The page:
What principles/rules exist for manipulating lower and upper bounds for inequalities in general with real numbers?

This might be sort of an embarrassing question but I was reviewing real analysis and its quite common to have to use inequalities and upper/lower bounds there. So I was wondering if there was a clear set of rules of how to upper bound things?

For example, I was in particular considering:

$$b^n - a^n = (b-a)(a^{n-1} + a^{n-2} b + \cdots + ab^{n-2} + b^{n-1})$$

and wanted to place inequalities bounds on it. When $b>a \iff b-a > 0$ then it seems that we can simply place the inequality:

$$b^n - a^n = (b-a)(a^{n-1} + a^{n-2} b + \cdots + ab^{n-2} + b^{n-1}) < (b-a)nb^{n-1}$$

regardless of the sign of $b$ and $a$ (which seems to matter in my next example/case).

however, when $b < a \iff b-a < 0$ it seems the situation is different and I was wondering if it was something in particular to just this example of a general rule for placing upper and lower bounds that I am unaware of. In this case $b < a \iff b-a < 0 \implies b^n < a^n \iff b^n - a^n < 0$. Thus we get that on the LHS we have something negative and on the RHS we one negative term ($b-a$) multiplied by $(a^{n-1} + a^{n-2} b + \cdots + ab^{n-2} + b^{n-1})$ with an unknown sign as of yet. But since $a>b$ we do know one thing that $(a^{n-1} + a^{n-2} b + \cdots + ab^{n-2} + b^{n-1}) < n a^{n-1}$. Intuitively it means the second term increases. Thus, at least intuitively it seems to me that if I try to substitute the above inequality if $n a^{n-1} > 0$ is positive, then we actually get a lower bound (since we have something negative with something that increased being multiplied by it) i.e.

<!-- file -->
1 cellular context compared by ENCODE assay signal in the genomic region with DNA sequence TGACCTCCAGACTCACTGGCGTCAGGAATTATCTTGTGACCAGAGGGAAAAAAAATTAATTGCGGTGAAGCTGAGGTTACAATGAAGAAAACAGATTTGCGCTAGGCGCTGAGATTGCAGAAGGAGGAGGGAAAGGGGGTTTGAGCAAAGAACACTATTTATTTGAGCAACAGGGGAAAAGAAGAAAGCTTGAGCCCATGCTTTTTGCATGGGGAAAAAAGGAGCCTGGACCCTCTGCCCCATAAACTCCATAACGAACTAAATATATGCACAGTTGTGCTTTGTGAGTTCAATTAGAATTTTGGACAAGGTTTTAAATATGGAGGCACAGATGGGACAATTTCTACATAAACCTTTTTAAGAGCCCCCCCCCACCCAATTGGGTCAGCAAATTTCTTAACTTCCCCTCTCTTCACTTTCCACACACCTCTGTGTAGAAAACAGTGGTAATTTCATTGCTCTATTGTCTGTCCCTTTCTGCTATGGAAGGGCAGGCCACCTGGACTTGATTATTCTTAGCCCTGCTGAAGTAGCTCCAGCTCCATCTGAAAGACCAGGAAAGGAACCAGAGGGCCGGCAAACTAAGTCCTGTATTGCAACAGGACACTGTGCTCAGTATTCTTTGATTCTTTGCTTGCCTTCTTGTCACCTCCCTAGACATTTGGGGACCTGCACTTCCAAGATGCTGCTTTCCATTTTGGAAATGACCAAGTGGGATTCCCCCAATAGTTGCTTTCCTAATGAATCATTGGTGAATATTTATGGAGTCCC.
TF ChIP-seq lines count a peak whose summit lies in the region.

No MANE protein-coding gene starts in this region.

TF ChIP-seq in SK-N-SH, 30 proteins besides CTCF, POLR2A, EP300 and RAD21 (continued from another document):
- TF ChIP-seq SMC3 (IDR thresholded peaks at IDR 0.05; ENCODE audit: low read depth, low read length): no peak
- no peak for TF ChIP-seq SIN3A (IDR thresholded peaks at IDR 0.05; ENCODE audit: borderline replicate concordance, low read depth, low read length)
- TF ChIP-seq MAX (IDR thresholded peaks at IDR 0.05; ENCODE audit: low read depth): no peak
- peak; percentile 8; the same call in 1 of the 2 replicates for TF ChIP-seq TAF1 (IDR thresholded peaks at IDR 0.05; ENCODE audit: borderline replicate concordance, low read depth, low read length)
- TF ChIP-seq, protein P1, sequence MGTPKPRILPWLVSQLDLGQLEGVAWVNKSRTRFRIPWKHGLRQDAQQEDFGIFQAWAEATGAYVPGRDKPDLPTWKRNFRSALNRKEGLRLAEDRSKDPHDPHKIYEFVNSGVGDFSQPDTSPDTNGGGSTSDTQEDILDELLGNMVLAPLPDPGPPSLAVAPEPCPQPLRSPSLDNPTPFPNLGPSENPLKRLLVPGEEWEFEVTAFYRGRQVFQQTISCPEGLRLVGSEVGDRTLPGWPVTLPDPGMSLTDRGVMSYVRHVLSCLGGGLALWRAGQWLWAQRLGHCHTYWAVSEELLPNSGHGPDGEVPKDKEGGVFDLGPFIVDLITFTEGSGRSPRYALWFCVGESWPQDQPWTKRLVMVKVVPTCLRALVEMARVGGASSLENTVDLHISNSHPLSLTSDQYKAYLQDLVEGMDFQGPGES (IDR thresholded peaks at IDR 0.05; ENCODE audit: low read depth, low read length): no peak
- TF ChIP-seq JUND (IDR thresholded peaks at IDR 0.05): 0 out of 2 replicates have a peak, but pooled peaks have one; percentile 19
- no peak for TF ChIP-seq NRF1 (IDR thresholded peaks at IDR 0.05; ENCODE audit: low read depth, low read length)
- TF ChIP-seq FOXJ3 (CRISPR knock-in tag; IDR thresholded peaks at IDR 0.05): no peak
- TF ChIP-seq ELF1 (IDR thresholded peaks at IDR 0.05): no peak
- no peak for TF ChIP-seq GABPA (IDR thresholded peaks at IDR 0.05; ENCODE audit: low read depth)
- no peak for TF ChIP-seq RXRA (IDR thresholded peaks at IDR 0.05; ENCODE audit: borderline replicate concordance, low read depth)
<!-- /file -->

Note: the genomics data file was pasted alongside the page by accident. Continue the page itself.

$$b^n - a^n = (b-a)(a^{n-1} + a^{n-2} b + \cdots + ab^{n-2} + b^{n-1}) > (b-a)n a^{n-1}$$

however, this seems rather subtle and it seems this case does not happen for some reason during the first inequality I showed. What is the reason? In particular, I am interested in understanding if it just means in general I always have to be really careful when I try to bound things (since it seems inequalities my change rather subtly if one is not careful) or is there a general principle that I am missing? Or is it just case by case? Or is there something funky in this particular example due to multiplication?

In this special case it seems the inequality switches sign whenever $n$ is odd or even if $a < 0$, since for even n $a^n >0$ and for odd $a^n < 0$ so depending which one we have we have a different inequality. Is this true?

1 Answer

The basic principle is: if $A \le B$ and $c \ge 0$, then $Ac \le Bc$. If $A \le B$ and $c \le 0$, then $Ac \ge Bc$.

In the case at hand, consider $$a^n - b^n = (a-b) (a^{n-1} + a^{n-2} b + \ldots + b^{n-1})$$

I think you want to assume $a > 0$ and $b > 0$. Then if $a > b$ you have $a^{n-1} \ge a^{n-j} b^j \ge b^{n-1}$ for all $j$ from $0$ to $n-1$, so

$$n a^{n-1} \ge a^{n-1} + a^{n-2} b + \ldots + b^{n-1} \ge n b^{n-1}$$

and multiplying by $a - b > 0$ you get

$$n a^{n-1} (a-b) \ge a^n - b^n \ge n b^{n-1} (a-b)$$

If $a < b$ you get the same thing with $a$ and $b$ interchanged, so in this case

$$n b^{n-1} (b-a) \ge b^n - a^n \ge n a^{n-1} (b-a)$$

or, multiplying by $-1$, to get:

$$n b^{n-1} (a-b) \le a^n - b^n \le n a^{n-1} (a-b)$$

• weird, do you have a typo on your 3rd line? – Pinocchio Jun 9 '17 at 3:24